The Editors and Contributors, 1st and 2nd editions.

The editors of the first two editions were Herbert G. May and Bruce M. Metzger. They were respectively the Chairman and Vice Chairman of the Revised Standard Version Bible Committee, responsible for the ongoing custody of the translation.

Herbert G. May earned his Ph.D. at the University of Chicago (1934) and went on to be Professor of Old Testament at Oberlin College from 1934 to 1966, and in later years spent time at Vanderbilt and Yale Universities. He did the commentary on Ezekiel in The Interpreter’s Bible (Vol. VI, 1956) and was the editor of The Oxford Bible Atlas, beginning in 1962.

Bruce M. Metzger was a New Testament professor at Princeton University from 1940 (instructor, Ph.D. in 1942) to 1984. He became a world-renowned authority on the text and canon of the New Testament, his most lasting work probably being his leadership of the editions of the United Bible Societies’ The Greek New Testament, 1966 and after. He also published the Societies’ A Textual Commentary on the New Testament, 1971 and 1994.

The contributors wrote the introductions and notes to groups of Biblical books, such as the Pentateuch (Bernard W. Anderson) and Paul’s letters to the Romans, Corinthians, and Philippians (John Knox), as well as six “special articles” on general topics. There were 19 contributors to the first OAB, including Metzger who did the intros and notes on six NT books. (The 2nd ed., first to be called the “New Oxford Annotated Bible,” simply incorporated the 1st ed. virtually unchanged, simply adding the expanded version of the annotated Apocrypha.)

The Old Testament was covered by eight contributors, the New Testament by six, and six scholars, including Metzger and two British scholars, did “special articles.” Of these contributors, thirteen were from Protestant seminaries or divinity schools, four were from universities (though in Bible-related fields), one contributor was from a college (though H.G. May, editor, made it two), and one contributor was pastor of a church (Presbyterian in North Carolina).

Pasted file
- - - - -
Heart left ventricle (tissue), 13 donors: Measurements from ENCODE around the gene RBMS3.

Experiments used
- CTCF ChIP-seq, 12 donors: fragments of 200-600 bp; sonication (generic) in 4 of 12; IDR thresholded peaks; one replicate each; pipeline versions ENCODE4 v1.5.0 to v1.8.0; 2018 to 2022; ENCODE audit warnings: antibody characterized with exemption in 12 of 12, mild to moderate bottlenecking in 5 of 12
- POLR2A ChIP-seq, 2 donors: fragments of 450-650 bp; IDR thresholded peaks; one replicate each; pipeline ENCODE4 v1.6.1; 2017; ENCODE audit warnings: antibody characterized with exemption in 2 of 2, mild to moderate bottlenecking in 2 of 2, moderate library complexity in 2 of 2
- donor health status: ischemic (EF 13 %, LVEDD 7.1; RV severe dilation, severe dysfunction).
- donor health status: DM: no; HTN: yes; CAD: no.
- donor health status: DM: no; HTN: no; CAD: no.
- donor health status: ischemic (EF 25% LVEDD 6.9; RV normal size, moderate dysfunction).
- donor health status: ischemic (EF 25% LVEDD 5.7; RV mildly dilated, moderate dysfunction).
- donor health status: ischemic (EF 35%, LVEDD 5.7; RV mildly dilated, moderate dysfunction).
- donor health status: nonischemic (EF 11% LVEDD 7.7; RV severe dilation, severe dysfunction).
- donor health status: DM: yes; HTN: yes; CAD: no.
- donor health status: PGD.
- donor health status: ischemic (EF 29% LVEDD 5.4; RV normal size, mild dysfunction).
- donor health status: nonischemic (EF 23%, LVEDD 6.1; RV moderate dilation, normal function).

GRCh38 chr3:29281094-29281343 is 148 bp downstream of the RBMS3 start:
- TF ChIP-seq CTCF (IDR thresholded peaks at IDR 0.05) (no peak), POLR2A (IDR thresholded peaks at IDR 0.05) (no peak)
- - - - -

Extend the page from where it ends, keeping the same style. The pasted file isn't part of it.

The special, or general, articles reflected the orientation of the OAB and who it took to be its audiences. “How to Read the Bible with Understanding,” by H.H. Rowley (University of Manchester) was the only contribution with a strong Christian confessional tone, a representative statement of the “Biblical Theology movement” dominant at the time. Roland Murphy’s article on “Modern Approaches to Biblical Study” gave brief descriptions of four types of “criticism,” introducing readers to current scholarly jargon about literary, form, redaction, and tradition criticism. (Murphy was very uneven in his treatment: Literary Criticism got 3 inches of printed text, Form Criticism 20 inches, Redaction Criticism 7 inches, and Tradition History 3 inches.)

In many respects, the most important general article—in all study Bibles—is the one on history: history of the peoples (Israelites and early Christians), their religious traditions, and the larger worlds making up their “backgrounds.” In the OAB, Georges A. Barrois, later of Princeton Theological Seminary, wrote this survey. (It got 13 pages, far more than any other special article.) The current consensus of scholars on the ancient Biblical world, Abraham, Moses, Canaanites, kings and religious reforms in Israel, post-exilic times, Greek culture and Roman rule, Jesus, Paul, and the early church are briefly stated. If well done, this article (or these articles) in every study Bible can take the student far in basic orientation to Biblical history and literature.

Third and Fourth Editions (2001 and 2010).

More than a decade passed after the New Revised Standard Version appeared (1989) before Oxford again updated its annotated Bible. An entirely new work was created for this Third edition, continuing the title, The New Oxford Annotated Bible, from the second edition. This was a more ambitious and inclusive work. Inclusiveness was one of the marks of the new translation: The NRSV made extensive efforts to reduce the generic masculine singular and the more glaring instances of male-dominant language in the translation, though it stopped short of de-masculinizing Yahweh.